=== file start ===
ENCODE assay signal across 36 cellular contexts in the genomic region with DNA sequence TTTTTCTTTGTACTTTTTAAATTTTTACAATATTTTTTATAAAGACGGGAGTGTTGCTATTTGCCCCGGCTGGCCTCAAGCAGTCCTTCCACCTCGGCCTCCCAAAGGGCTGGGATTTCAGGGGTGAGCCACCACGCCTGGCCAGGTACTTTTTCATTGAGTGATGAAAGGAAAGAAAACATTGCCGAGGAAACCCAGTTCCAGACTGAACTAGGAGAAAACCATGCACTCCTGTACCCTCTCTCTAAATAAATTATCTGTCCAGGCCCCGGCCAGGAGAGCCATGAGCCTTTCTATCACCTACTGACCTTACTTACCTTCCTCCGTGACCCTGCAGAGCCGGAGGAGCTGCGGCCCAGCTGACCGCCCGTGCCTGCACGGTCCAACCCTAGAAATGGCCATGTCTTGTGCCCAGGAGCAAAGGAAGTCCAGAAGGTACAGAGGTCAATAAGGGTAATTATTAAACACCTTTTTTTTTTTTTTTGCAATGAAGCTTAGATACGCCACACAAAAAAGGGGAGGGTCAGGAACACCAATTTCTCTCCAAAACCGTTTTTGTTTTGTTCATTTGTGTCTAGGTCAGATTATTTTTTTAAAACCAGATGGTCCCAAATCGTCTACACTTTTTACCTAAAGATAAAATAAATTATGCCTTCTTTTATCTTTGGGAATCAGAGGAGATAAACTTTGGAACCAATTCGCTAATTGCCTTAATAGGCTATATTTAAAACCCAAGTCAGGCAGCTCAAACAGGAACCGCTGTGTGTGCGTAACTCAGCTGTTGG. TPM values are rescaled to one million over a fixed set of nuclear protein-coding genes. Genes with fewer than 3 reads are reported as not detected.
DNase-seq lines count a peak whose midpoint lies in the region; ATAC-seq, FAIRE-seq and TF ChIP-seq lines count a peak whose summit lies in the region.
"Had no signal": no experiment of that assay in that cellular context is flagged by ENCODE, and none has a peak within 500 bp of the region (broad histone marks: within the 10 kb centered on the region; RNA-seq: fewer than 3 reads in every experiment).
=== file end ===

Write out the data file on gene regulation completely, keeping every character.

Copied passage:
ENCODE assay signal across 36 cellular contexts in the genomic region with DNA sequence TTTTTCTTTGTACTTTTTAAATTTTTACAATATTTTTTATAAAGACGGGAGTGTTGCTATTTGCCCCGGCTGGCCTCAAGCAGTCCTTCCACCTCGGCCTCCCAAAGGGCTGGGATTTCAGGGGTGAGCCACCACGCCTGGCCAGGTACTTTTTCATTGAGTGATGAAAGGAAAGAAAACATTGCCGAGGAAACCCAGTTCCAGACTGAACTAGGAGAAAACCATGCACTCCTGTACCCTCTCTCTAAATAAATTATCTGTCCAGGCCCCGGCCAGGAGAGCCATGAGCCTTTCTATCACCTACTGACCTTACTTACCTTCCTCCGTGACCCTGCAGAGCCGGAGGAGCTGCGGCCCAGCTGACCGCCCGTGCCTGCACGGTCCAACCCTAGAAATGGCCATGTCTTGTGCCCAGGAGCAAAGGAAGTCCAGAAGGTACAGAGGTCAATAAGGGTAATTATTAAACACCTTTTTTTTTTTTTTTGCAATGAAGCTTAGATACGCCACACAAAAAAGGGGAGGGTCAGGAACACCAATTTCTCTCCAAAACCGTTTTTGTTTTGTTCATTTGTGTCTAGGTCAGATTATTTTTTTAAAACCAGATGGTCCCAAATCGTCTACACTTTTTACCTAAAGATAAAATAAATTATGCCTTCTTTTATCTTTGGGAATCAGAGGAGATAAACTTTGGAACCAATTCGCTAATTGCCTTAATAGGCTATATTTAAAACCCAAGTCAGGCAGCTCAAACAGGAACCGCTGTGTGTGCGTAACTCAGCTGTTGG. TPM values are rescaled to one million over a fixed set of nuclear protein-coding genes. Genes with fewer than 3 reads are reported as not detected.
DNase-seq lines count a peak whose midpoint lies in the region; ATAC-seq, FAIRE-seq and TF ChIP-seq lines count a peak whose summit lies in the region.
"Had no signal": no experiment of that assay in that cellular context is flagged by ENCODE, and none has a peak within 500 bp of the region (broad histone marks: within the 10 kb centered on the region; RNA-seq: fewer than 3 reads in every experiment).